Microsoft is banking on schools to add millions of new users to its cloud-friendly Office 365 platform.
The software maker has officially launched its Student Advantage program, which provides students with free access to Office 365 ProPlus. Announced first in October, the program is open to schools and universities that license Office 365 ProPlus or Office Professional Plus.
Office 365 ProPlus is one of many plans offered by Microsoft. The cloud-enabled productivity software suite includes Word, Excel, PowerPoint, Outlook, OneNote, Publisher and Access along with access to Office Mobile for iPhone and Android phones. The included Office on Demand feature allows users to stream Office to any PC. The plan typically costs $12 per month.
The free Student Advantage offer could potentially lead to skyrocketing adoption rates.
“Today, Student Advantage is available to more than 35,000 educational institutions worldwide,” said the company in a statement. Microsoft has already embarked on some massive deployments, “including the Sao Paolo State Department of Education (SEE), which is providing access to Office 365 for over four million students.”
One large Canadian school district deployed Office 365 to more than 150,000 students. Ontario’s Peel District School Board, described as Canada’s second-largest public school board, selected Microsoft’s platform for its capabilities in areas where the company has traditionally lagged.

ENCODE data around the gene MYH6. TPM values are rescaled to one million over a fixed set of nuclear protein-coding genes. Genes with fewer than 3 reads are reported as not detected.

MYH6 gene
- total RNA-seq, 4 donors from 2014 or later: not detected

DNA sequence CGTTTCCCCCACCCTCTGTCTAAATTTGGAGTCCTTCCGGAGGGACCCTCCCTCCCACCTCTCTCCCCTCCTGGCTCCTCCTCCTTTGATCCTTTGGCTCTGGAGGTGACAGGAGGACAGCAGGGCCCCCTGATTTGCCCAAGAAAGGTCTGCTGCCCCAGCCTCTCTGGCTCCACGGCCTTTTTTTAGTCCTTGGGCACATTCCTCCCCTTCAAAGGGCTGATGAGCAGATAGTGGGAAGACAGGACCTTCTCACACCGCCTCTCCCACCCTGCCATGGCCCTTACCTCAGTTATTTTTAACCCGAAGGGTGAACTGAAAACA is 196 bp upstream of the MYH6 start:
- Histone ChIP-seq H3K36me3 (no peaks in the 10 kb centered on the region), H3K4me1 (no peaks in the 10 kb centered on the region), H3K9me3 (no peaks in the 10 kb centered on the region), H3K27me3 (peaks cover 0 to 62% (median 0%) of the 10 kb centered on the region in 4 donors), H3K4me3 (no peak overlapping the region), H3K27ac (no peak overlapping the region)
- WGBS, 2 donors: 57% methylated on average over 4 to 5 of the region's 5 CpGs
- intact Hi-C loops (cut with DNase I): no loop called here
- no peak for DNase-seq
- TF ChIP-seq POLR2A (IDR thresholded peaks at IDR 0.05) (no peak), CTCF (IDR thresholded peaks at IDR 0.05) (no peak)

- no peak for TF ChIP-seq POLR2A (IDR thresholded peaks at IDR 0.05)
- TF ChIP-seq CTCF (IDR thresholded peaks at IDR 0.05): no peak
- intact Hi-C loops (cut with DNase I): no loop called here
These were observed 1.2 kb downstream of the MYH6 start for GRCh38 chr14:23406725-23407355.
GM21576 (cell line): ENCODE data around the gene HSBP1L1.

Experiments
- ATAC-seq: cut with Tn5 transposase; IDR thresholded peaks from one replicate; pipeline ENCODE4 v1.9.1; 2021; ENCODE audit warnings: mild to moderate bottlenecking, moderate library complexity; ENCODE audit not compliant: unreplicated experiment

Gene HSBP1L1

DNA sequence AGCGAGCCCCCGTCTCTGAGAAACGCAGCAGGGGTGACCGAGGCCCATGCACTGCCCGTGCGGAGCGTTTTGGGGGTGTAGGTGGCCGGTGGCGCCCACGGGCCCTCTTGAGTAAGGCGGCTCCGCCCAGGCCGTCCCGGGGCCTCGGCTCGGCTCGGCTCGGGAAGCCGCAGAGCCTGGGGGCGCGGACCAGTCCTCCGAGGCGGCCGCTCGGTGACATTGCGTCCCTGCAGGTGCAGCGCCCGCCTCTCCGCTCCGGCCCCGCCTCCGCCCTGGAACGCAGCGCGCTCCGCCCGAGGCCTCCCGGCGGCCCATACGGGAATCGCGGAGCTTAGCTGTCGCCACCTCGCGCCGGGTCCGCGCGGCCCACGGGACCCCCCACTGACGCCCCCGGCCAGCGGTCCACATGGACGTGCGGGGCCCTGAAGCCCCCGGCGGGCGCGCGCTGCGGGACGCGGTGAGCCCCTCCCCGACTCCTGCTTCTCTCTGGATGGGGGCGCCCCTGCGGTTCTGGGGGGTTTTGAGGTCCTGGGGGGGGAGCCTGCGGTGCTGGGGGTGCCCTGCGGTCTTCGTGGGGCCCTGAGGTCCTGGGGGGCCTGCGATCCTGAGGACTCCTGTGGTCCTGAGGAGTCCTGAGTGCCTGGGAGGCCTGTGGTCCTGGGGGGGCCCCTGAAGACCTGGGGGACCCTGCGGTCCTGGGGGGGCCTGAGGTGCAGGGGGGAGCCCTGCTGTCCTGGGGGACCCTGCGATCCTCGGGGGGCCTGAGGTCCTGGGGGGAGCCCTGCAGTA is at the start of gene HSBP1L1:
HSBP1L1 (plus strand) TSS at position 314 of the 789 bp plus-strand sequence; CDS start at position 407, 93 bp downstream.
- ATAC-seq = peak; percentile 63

Indicating that Microsoft is making slow-but-steady progress in the mobile market, the Peel District School Board “considered offerings from other companies but chose Office 365 because it supports multiple operating systems and mobile platforms, thereby supporting the district’s bring-your-own-device (BYOD) initiative,” informed Microsoft in company remarks.
Anthony Salcito, vice president of education for Microsoft, chimed in, stating that his company is proud to have developed “a cross-platform IT solution for Peel that ensures all students and staff can benefit from Office 365, regardless of their chosen device.”
The school district also employed Microsoft’s management products to “effectively support the more than 15,000 staff and 65,000 devices,” said Mark Keating, chief information officer for the Peel District School Board.
Citing an IDC study on 20 of the most sought-after skills for “high-growth, high-wage occupations,” Microsoft pointed out that its Office suite ranked third, with PowerPoint and Word proficiency placing 11th and 13th, respectively. In an obvious dig at its rivals, the software giant said, “Microsoft Office skills were sought after five times more than any other productivity tools.”
“Even Google’s own job postings require competency with Microsoft Office tools,” asserted the company. In recent years, Microsoft and Google have been locked in a battle for the cloud collaboration and productivity market. Google has scored some major wins, including the University of California at Berkeley.
Microsoft, however, still dominates. Frank Chiappone, senior marketing manager for Office 365 Education, claimed in an Oct. 15 blog post that “nearly 98 percent of students using productivity software currently use Office.”